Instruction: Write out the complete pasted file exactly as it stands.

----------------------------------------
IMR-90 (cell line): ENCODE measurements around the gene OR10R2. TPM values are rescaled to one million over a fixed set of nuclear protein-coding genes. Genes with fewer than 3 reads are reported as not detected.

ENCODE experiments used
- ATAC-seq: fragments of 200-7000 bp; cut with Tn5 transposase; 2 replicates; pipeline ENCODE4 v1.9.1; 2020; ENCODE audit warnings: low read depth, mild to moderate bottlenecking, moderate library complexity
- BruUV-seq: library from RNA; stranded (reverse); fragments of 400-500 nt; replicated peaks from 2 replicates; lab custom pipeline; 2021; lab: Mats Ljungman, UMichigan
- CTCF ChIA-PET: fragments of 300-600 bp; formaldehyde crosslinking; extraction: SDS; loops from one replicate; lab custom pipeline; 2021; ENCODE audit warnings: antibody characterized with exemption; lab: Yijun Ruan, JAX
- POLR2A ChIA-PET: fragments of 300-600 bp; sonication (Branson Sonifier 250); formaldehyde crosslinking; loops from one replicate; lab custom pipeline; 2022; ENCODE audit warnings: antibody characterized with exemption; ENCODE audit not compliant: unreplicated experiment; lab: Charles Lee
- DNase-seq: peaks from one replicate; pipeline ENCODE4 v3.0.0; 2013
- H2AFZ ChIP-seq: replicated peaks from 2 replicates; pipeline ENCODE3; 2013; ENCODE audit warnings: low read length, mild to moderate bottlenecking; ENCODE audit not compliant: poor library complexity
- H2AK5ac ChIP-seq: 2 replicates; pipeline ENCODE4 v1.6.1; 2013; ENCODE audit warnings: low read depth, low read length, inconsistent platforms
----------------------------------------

IMR-90 (cell line): ENCODE measurements around the gene OR10R2. TPM values are rescaled to one million over a fixed set of nuclear protein-coding genes. Genes with fewer than 3 reads are reported as not detected.

ENCODE experiments used
- ATAC-seq: fragments of 200-7000 bp; cut with Tn5 transposase; 2 replicates; pipeline ENCODE4 v1.9.1; 2020; ENCODE audit warnings: low read depth, mild to moderate bottlenecking, moderate library complexity
- BruUV-seq: library from RNA; stranded (reverse); fragments of 400-500 nt; replicated peaks from 2 replicates; lab custom pipeline; 2021; lab: Mats Ljungman, UMichigan
- CTCF ChIA-PET: fragments of 300-600 bp; formaldehyde crosslinking; extraction: SDS; loops from one replicate; lab custom pipeline; 2021; ENCODE audit warnings: antibody characterized with exemption; lab: Yijun Ruan, JAX
- POLR2A ChIA-PET: fragments of 300-600 bp; sonication (Branson Sonifier 250); formaldehyde crosslinking; loops from one replicate; lab custom pipeline; 2022; ENCODE audit warnings: antibody characterized with exemption; ENCODE audit not compliant: unreplicated experiment; lab: Charles Lee
- DNase-seq: peaks from one replicate; pipeline ENCODE4 v3.0.0; 2013
- H2AFZ ChIP-seq: replicated peaks from 2 replicates; pipeline ENCODE3; 2013; ENCODE audit warnings: low read length, mild to moderate bottlenecking; ENCODE audit not compliant: poor library complexity
- H2AK5ac ChIP-seq: 2 replicates; pipeline ENCODE4 v1.6.1; 2013; ENCODE audit warnings: low read depth, low read length, inconsistent platforms